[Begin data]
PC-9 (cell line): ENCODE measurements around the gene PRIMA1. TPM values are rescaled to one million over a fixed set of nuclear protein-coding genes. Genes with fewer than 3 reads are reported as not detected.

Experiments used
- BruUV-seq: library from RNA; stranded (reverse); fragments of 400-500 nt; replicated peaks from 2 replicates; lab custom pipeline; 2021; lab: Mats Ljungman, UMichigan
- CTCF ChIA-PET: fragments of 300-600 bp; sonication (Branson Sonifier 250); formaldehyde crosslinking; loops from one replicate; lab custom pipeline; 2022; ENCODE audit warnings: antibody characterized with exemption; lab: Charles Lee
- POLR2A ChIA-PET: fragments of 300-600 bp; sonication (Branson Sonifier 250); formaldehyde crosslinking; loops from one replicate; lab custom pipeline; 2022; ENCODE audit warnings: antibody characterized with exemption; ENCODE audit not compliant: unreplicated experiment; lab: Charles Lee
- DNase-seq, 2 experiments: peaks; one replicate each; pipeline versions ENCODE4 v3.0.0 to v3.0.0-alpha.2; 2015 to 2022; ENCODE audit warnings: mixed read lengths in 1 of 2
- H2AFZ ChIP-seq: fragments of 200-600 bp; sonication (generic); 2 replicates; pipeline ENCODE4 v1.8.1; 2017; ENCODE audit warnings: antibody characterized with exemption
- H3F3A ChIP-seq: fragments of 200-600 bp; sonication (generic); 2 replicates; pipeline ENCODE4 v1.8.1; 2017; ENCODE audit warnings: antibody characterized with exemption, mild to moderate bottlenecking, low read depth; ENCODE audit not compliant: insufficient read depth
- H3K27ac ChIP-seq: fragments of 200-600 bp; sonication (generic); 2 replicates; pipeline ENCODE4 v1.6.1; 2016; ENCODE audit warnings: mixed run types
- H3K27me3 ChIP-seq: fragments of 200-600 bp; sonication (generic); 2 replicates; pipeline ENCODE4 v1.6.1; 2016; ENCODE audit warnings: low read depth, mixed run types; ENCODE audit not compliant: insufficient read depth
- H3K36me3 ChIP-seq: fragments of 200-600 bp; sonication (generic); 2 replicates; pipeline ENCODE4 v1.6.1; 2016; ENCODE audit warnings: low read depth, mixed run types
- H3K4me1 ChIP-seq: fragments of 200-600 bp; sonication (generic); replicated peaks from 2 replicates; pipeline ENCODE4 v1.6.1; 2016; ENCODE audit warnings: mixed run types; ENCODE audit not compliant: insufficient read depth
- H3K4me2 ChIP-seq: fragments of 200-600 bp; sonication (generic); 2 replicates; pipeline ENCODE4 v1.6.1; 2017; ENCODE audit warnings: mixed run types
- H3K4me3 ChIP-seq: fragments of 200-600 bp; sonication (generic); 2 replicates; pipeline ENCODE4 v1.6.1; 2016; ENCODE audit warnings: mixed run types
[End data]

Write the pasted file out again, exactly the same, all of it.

PC-9 (cell line): ENCODE measurements around the gene PRIMA1. TPM values are rescaled to one million over a fixed set of nuclear protein-coding genes. Genes with fewer than 3 reads are reported as not detected.

Experiments used
- BruUV-seq: library from RNA; stranded (reverse); fragments of 400-500 nt; replicated peaks from 2 replicates; lab custom pipeline; 2021; lab: Mats Ljungman, UMichigan
- CTCF ChIA-PET: fragments of 300-600 bp; sonication (Branson Sonifier 250); formaldehyde crosslinking; loops from one replicate; lab custom pipeline; 2022; ENCODE audit warnings: antibody characterized with exemption; lab: Charles Lee
- POLR2A ChIA-PET: fragments of 300-600 bp; sonication (Branson Sonifier 250); formaldehyde crosslinking; loops from one replicate; lab custom pipeline; 2022; ENCODE audit warnings: antibody characterized with exemption; ENCODE audit not compliant: unreplicated experiment; lab: Charles Lee
- DNase-seq, 2 experiments: peaks; one replicate each; pipeline versions ENCODE4 v3.0.0 to v3.0.0-alpha.2; 2015 to 2022; ENCODE audit warnings: mixed read lengths in 1 of 2
- H2AFZ ChIP-seq: fragments of 200-600 bp; sonication (generic); 2 replicates; pipeline ENCODE4 v1.8.1; 2017; ENCODE audit warnings: antibody characterized with exemption
- H3F3A ChIP-seq: fragments of 200-600 bp; sonication (generic); 2 replicates; pipeline ENCODE4 v1.8.1; 2017; ENCODE audit warnings: antibody characterized with exemption, mild to moderate bottlenecking, low read depth; ENCODE audit not compliant: insufficient read depth
- H3K27ac ChIP-seq: fragments of 200-600 bp; sonication (generic); 2 replicates; pipeline ENCODE4 v1.6.1; 2016; ENCODE audit warnings: mixed run types
- H3K27me3 ChIP-seq: fragments of 200-600 bp; sonication (generic); 2 replicates; pipeline ENCODE4 v1.6.1; 2016; ENCODE audit warnings: low read depth, mixed run types; ENCODE audit not compliant: insufficient read depth
- H3K36me3 ChIP-seq: fragments of 200-600 bp; sonication (generic); 2 replicates; pipeline ENCODE4 v1.6.1; 2016; ENCODE audit warnings: low read depth, mixed run types
- H3K4me1 ChIP-seq: fragments of 200-600 bp; sonication (generic); replicated peaks from 2 replicates; pipeline ENCODE4 v1.6.1; 2016; ENCODE audit warnings: mixed run types; ENCODE audit not compliant: insufficient read depth
- H3K4me2 ChIP-seq: fragments of 200-600 bp; sonication (generic); 2 replicates; pipeline ENCODE4 v1.6.1; 2017; ENCODE audit warnings: mixed run types
- H3K4me3 ChIP-seq: fragments of 200-600 bp; sonication (generic); 2 replicates; pipeline ENCODE4 v1.6.1; 2016; ENCODE audit warnings: mixed run types